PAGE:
On Nov. 4, Cornell’s campus was buzzing with energetic students pledging support for President Barack Obama’s message of change and transparency in government. Now, after only a month in office, many of these students are noticing some cracks in those maxims as controversies develop around nominees for cabinet and regulatory positions in his administration.
Since his victory in November, four of Obama’s appointees withdrew their names from consideration. One appointee dealt with intense controversy prior to his nomination and countless more are being held up in the confirmation process mainly by Republicans — a serious blow to the bipartisan theme of his campaign.
The troubles began on Jan. 6, when Gov. Bill Richardson (D-N.M.), Obama’s choice for commerce secretary, removed himself from consideration due to a grand jury investigation into a pay-to-play scheme for state contracts. On Feb. 3, Richardson was joined by former South Dakota Sen. Tom Daschle — the nominee to head the department of Health and Human Services — and the former treasury official Nancy Killefer — slated to serve as the first chief performance officer, a position created to reform the federal budget. Both removed their names from consideration amidst allegations of tax evasion and accepting corporate gifts.
The final exit occurred last Thursday, when Sen. Judd Gregg (R-N.H.), who accepted the nomination vacated by Richardson, withdrew his name over policy disagreements with the administration. In addition, Secretary of the Treasury Timothy Geithner was discovered to have also owed significant amounts to the IRS — an organization he oversees in his newly appointed position — which greatly delayed his nomination.
The bipartisan message was further hurt as Republicans attempted to block the appointments of nominees for environmental positions, including Cornell alum Nancy Sutley ’84. Sutley, the former deputy mayor of Los Angeles, was confirmed on Jan. 22 as chair of the White House Council on Environmental Quality after some conflict over a prior nominee’s record.
Many see these snags in the process as evidence of the inexperience so belabored during the campaign.
“The administration could have avoided the issues with Daschle and Richardson, had they taken the proper precautions in the vetting process,” said Prof. Richard Bensel Ph.D. ’78, associate chair of the government department. “Combined with their faith in the bipartisan motivation of Gregg, the investigations and moral slips greatly emphasize the administration’s lack of acquaintance with the machinations of Washington.”
One of the major troubles for the administration is that each major controversy involved some sort of monetary or fiscal scheme, which shed doubt onto these nominees’ credentials to serve as a major public official in times of economic crisis. On Tuesday, Obama signed into law the $787 billion American Recovery and Reinvestment Act. As Secretary of the Treasury, Geithner is vital for controlling and enacting the stimulus, which includes massive provisions for higher education, infrastructural improvements and research into alternative energy.
“Each of these instances hurt the credibility of the administration, lowering the people’s confidence in their competence, in their ability to fix the economic crisis — a crisis that very few people, if any, understand,” Bensel said. “Without confidence in Geithner, there is no real way for a restoration of confidence in either the stimulus or the economy. It is a credibility they will have trouble reasserting.”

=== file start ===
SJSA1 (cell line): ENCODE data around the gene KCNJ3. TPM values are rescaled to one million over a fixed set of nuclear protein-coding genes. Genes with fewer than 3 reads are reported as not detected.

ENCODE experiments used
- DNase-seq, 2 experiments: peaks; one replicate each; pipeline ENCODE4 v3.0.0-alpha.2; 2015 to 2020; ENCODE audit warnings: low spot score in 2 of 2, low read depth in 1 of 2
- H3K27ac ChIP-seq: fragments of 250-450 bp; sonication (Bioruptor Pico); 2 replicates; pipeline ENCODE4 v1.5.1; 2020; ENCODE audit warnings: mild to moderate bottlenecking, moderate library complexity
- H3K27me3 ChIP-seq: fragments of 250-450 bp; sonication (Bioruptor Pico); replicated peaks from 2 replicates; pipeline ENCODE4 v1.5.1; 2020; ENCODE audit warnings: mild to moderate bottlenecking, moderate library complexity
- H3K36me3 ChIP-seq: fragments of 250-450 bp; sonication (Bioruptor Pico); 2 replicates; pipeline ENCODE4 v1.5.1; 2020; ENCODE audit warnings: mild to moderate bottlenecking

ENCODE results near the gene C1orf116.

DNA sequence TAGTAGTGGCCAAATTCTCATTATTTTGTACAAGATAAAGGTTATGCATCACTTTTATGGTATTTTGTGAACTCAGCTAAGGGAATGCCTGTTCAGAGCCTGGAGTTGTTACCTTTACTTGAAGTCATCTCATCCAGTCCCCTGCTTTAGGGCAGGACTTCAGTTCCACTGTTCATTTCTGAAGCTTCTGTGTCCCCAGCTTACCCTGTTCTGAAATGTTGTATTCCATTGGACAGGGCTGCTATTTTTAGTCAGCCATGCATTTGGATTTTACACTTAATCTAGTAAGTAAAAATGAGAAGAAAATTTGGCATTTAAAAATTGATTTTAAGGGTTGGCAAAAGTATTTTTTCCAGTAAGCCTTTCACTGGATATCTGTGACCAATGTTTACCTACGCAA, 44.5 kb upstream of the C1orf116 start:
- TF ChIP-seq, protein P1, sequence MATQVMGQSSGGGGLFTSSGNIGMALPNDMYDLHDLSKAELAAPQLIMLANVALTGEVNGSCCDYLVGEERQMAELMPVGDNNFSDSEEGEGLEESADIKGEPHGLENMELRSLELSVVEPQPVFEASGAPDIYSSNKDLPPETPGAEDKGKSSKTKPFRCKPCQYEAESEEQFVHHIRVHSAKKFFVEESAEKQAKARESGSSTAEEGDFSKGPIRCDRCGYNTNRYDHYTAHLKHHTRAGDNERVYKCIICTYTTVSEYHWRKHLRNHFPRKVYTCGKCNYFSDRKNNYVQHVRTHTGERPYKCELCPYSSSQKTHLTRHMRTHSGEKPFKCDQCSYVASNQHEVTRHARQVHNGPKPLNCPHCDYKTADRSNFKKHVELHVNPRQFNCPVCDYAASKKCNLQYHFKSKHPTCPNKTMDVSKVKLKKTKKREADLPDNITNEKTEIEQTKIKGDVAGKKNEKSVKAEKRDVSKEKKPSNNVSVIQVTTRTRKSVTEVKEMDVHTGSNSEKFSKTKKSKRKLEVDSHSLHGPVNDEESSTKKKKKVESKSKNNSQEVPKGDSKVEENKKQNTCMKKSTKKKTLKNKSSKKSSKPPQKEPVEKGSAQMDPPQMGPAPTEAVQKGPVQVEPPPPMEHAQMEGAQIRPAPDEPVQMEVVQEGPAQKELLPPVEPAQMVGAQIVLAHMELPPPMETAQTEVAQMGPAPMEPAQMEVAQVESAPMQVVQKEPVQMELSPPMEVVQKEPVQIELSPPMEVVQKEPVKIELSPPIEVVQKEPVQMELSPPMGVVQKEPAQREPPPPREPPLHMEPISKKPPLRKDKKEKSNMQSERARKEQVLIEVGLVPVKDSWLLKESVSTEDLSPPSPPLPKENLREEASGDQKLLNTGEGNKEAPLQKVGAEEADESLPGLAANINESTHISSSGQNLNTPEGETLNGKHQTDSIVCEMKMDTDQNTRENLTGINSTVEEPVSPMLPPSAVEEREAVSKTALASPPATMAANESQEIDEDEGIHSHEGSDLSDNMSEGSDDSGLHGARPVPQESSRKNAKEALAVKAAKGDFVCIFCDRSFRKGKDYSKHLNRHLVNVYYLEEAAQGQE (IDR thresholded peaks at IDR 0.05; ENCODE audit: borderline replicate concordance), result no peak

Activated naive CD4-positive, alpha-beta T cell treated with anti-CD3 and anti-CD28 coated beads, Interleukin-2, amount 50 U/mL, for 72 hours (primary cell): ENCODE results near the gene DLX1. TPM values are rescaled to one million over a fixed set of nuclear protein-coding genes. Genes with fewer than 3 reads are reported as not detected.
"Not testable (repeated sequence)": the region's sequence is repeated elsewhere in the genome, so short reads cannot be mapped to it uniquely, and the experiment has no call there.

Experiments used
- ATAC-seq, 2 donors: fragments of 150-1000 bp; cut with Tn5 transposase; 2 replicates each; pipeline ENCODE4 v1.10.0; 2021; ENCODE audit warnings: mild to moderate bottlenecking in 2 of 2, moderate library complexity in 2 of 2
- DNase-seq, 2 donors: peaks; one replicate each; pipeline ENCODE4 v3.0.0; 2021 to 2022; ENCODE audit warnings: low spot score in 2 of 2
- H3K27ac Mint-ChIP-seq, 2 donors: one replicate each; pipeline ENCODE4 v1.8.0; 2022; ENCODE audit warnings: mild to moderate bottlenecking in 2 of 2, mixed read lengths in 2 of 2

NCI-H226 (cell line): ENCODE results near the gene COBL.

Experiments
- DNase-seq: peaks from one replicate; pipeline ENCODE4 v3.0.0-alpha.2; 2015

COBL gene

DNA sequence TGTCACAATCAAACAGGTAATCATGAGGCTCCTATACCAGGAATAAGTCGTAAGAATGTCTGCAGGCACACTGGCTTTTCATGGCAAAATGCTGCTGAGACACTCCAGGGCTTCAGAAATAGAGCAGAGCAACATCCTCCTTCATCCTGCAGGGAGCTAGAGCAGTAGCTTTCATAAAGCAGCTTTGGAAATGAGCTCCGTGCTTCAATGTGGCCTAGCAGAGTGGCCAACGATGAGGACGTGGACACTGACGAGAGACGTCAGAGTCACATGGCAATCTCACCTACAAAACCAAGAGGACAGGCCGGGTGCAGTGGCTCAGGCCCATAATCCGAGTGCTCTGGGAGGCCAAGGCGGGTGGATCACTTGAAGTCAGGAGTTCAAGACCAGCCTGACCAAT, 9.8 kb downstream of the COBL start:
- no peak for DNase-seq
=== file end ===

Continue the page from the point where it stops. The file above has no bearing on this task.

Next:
Around campus, there is some general disagreement over what effect these situations will have on the credibility of Obama’s message.
“The withdrawal of Gregg is really not going to help Obama in the future. The irreconcilable difference between their philosophies will only serve to hurt Obama’s transcendent brand,” said Joe Teirab ’09, executive director of the College Republicans. “Furthermore, the conflict between the so called ‘tax and spend’ mentality of the Democrats and Daschle’s avoidance of taxes will only serve to fortify the Republican position and reassert their power.”
“The Daschle controversy really won’t hurt Obama that much, since he admits he screwed up in not asking the right question,” said Terry Moynihan ’11, director of public relations for the Cornell Democrats. “As far as Judd Gregg is concerned, I believe the country is worse off for his actions. By approaching the administration, claiming he could get beyond partisan differences and then pulling out, he set a bad tone for future bipartisan cooperation.”
The point that seems to generate consensus is the overarching importance of the economic recovery.
“If you ask most Americans what they care about, it’s not who is serving in which cabinet position, but rather who can actually produce results in this time of overwhelming uncertainty,” Bensel said. “If Geithner could solve the economic crisis, people would immediately stop caring about which taxes he had or had not paid.”
As the situation continues to unfold and the still vacant positions within the administration are filled, both sides agree that the Obama administration will need to learn from their early mistakes, appointing cabinet members who can serve well in the current economic situation.